Paleontology in Hawaii

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The location of the state of Hawaii

Paleontology in Hawaii refers to paleontological research occurring within or conducted by people from the U.S. state of Hawaii. The Hawaiian islands began to form as a result of volcanic activity about 5 million years ago. Due to their young age and igneous geology they preserve very few fossils. Most such remains are creatures like relatively recent corals and molluscs that lived in the area when sea levels were higher than they are today. Overall the state has seen very little paleontological research within its borders. According to author Marian Murray prior to the 1974 publication of the second edition to her book Hunting for Fossils most of the little research on Hawaii's fossils record had already gone out of print. She recommended that would-be amateur fossil hunters in Hawaii consult staff of a local museum for clues on where to hunt due to the rarity of fossils and the lack of easily accessible information on them.[1]

Prehistory[edit]

The oldest of the Hawaiian islands is Kauai, of the archipelago's northwest. Kauai preserves lava flows that formed slightly more than five million years ago.[2] No non-avian dinosaur fossils have ever been found in Hawaii because the volcanic activity responsible for their creation did not begin until after their extinction.[3] Hawaii therefore has rocks of both the wrong age and type to preserve dinosaur fossils.[4] Most of Hawaii's animal fossil record consists of marine life. At times during the Quaternary, sea levels were higher than they are today. Organisms that once lived on these higher seafloors are now fossilized and exposed on the islands of Kauai, Oahu, Molokai, Lanai, and Maui.[2] The islands' sparse local fossil record is dominated by corals and mollusks.[3] The Waianae coast of Oahu preserves Pleistocene reef communities including organisms like algae, coral, foraminiferans, and molluscs. Hawaii's terrestrial fossil record includes Quaternary bird remains preserved in sand dunes and sinkholes.[2] Additionally, fragmentary plant remains have been preserved in some of the volcanic deposits of Oahu.[4]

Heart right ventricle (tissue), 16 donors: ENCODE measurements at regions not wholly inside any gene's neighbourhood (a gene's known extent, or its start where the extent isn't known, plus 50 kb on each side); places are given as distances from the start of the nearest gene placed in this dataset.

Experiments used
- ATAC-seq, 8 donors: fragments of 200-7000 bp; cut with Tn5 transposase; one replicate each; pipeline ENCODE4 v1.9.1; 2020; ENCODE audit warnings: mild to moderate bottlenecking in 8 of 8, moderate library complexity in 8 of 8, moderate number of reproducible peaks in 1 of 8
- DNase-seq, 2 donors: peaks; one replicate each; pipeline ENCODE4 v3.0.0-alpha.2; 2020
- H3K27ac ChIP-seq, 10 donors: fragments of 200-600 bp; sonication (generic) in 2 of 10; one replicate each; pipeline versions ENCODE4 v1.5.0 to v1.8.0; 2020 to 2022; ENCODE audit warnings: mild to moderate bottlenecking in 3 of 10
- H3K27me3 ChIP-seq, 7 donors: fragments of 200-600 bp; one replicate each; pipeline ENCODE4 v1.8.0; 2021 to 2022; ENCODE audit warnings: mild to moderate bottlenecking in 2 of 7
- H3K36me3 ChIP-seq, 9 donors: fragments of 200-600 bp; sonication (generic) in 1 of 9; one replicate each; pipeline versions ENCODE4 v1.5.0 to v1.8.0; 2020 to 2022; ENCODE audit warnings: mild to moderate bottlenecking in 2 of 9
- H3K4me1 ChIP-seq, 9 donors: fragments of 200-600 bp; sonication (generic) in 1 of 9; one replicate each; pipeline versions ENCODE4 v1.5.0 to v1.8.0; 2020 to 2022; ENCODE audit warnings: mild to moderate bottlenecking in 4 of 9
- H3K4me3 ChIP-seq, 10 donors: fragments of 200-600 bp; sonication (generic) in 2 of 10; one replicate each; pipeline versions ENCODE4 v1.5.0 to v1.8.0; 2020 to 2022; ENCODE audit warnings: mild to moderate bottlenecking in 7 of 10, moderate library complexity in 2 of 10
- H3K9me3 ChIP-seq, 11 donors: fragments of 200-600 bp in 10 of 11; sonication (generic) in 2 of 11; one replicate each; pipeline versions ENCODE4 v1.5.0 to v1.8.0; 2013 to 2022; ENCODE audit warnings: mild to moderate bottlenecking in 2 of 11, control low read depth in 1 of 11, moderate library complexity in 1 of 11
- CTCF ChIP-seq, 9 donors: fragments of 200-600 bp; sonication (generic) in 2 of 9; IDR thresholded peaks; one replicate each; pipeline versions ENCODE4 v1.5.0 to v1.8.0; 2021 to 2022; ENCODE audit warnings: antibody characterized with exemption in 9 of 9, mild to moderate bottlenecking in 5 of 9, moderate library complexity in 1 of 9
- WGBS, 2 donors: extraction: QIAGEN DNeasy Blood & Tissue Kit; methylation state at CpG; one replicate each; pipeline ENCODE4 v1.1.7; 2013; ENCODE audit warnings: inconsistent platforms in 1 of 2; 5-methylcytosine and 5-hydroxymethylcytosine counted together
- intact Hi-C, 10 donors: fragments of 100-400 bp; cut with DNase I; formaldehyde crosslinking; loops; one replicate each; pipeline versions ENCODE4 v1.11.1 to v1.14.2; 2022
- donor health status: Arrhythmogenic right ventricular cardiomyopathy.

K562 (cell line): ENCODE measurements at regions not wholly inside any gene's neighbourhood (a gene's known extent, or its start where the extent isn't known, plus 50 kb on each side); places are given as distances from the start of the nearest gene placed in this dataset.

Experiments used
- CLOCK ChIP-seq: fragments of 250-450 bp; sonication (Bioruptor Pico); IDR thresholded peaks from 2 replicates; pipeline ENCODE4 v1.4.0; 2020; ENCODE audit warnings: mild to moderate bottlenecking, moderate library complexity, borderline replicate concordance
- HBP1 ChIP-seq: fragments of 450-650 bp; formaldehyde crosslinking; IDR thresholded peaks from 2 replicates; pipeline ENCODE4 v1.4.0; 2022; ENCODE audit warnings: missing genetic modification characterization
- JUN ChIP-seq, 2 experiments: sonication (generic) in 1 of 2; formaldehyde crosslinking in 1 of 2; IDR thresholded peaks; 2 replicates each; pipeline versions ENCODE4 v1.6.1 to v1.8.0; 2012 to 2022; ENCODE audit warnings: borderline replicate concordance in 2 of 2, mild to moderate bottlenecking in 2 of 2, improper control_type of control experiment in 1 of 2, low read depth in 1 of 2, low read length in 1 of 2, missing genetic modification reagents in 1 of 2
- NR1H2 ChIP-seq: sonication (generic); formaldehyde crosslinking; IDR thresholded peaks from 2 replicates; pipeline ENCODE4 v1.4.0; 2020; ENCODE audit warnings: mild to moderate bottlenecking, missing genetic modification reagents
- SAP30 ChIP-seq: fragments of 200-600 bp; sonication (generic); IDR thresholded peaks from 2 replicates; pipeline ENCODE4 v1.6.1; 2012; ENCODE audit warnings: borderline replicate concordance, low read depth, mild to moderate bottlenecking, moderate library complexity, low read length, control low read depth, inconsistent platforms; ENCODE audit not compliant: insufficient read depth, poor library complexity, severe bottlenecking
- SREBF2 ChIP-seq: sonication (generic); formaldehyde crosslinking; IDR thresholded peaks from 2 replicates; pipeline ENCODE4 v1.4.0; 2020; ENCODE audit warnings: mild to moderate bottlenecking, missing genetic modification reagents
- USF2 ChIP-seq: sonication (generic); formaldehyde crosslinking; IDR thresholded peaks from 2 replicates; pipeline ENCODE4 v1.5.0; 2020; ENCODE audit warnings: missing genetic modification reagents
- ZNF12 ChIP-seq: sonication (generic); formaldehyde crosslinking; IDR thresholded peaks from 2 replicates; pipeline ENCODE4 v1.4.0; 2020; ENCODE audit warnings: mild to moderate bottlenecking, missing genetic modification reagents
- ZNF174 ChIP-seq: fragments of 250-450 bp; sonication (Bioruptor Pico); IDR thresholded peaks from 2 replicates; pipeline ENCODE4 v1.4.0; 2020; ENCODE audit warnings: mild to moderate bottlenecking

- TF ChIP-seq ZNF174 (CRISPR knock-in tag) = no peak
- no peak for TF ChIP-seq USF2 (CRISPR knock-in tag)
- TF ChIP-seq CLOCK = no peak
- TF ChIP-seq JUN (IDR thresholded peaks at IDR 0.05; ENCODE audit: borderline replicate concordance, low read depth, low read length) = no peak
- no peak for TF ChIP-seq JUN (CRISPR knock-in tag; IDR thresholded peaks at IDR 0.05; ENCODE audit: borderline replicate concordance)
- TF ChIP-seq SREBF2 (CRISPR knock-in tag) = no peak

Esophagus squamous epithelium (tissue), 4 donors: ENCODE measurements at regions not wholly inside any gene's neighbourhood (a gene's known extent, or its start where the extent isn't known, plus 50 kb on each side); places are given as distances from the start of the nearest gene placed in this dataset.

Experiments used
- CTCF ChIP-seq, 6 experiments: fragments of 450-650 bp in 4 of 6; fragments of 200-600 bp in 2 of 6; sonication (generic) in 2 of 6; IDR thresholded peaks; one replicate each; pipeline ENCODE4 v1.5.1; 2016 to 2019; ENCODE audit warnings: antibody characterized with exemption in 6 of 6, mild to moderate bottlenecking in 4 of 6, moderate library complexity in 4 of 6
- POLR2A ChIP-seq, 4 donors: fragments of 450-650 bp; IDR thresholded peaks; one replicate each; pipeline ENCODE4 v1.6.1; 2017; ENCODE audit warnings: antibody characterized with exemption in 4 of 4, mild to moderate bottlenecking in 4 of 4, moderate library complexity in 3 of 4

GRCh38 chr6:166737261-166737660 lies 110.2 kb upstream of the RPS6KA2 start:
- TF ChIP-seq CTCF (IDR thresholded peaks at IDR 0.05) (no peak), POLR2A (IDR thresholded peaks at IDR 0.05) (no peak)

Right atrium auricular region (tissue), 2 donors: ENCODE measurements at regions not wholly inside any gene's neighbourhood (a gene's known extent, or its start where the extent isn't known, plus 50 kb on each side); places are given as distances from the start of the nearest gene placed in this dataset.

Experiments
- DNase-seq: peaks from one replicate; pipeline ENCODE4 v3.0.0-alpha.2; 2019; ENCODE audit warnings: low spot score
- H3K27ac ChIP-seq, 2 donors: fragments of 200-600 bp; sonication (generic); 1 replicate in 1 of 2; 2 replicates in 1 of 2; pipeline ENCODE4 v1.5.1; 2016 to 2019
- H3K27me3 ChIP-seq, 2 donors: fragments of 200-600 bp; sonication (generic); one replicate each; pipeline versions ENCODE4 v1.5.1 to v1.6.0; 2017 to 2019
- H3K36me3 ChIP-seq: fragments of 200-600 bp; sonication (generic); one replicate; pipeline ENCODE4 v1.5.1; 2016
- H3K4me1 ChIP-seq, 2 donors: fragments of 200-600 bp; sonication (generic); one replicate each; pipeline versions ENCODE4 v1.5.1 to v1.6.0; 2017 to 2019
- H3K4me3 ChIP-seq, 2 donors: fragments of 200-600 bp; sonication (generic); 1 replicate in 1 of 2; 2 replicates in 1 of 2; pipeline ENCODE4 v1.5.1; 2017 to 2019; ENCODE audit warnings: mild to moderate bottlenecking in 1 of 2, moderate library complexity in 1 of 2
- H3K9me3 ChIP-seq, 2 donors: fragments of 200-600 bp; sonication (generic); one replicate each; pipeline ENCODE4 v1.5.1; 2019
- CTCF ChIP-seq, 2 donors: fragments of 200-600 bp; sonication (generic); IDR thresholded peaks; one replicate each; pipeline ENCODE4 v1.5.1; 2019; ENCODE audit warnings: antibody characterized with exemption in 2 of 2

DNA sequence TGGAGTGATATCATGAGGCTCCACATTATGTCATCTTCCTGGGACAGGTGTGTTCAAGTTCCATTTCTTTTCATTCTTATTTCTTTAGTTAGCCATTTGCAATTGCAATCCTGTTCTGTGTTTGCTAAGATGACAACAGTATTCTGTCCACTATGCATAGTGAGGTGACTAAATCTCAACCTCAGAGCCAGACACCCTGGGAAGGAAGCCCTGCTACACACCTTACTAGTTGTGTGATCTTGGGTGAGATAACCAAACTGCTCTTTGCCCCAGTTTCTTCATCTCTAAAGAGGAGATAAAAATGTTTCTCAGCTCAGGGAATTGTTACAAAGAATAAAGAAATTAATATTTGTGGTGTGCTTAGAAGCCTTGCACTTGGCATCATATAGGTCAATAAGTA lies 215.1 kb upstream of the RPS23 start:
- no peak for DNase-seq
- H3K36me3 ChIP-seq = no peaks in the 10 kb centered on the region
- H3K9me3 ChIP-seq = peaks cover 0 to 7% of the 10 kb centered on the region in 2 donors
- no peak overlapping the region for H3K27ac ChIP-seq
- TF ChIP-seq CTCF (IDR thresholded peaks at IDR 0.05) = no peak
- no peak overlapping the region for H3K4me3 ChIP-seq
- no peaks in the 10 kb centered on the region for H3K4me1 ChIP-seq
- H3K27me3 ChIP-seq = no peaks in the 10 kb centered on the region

People[edit]

Annie Montague Alexander was born in Honolulu on December 29, 1867.

Natural history museums[edit]

Footnotes[edit]

  1. ^ Murray (1974); "Hawaii", page 128.
  2. ^ a b c Ressig, Springer, Scotchmoor (2004); "Paleontology and geology".
  3. ^ a b Buffalo News (2010); "Discovering Dinosaurs".
  4. ^ a b For Hawaiian rocks as being the wrong age for dinosaur fossil preservation, see Buffalo News (2010); "Discovering Dinosaurs". For Hawaiian rocks as being the wrong type for fossil preservation, see Murray (1974); "Hawaii", page 128.

References[edit]

  • Discovering Dinosaurs. Minipage. Buffalo News. November 4, 2010. Accessed August 28, 2010.
  • Ressig, Johanna, Dale Springer, Judy Scotchmoor. February 17, 2004. "Hawaii, US." The Paleontology Portal. Accessed September 21, 2012.
  • Murray, Marian (1974). Hunting for Fossils: A Guide to Finding and Collecting Fossils in All 50 States. Collier Books. p. 348. ISBN 9780020935506.

External links[edit]